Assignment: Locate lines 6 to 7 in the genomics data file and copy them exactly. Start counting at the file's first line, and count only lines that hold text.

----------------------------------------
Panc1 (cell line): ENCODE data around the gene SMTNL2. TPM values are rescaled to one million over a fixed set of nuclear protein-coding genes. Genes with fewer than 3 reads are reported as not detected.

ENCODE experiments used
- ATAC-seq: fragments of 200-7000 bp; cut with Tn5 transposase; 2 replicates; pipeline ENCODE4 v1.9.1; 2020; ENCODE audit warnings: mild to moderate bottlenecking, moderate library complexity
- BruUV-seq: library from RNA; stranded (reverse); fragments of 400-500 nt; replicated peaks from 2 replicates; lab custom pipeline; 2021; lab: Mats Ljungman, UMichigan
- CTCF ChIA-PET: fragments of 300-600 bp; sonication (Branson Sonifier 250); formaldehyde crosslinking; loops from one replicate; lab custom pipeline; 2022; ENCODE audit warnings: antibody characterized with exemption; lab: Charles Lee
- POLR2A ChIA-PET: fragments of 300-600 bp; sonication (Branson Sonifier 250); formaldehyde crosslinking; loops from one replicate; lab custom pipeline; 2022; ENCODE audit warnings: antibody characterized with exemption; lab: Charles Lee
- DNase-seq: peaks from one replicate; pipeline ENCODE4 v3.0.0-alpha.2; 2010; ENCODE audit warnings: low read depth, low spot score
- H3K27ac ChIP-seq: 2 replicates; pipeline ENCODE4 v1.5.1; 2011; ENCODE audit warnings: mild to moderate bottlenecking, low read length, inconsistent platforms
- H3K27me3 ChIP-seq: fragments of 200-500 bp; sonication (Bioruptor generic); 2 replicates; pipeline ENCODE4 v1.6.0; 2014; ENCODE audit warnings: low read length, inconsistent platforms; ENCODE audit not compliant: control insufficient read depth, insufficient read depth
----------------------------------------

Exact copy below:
- POLR2A ChIA-PET: fragments of 300-600 bp; sonication (Branson Sonifier 250); formaldehyde crosslinking; loops from one replicate; lab custom pipeline; 2022; ENCODE audit warnings: antibody characterized with exemption; lab: Charles Lee
- DNase-seq: peaks from one replicate; pipeline ENCODE4 v3.0.0-alpha.2; 2010; ENCODE audit warnings: low read depth, low spot score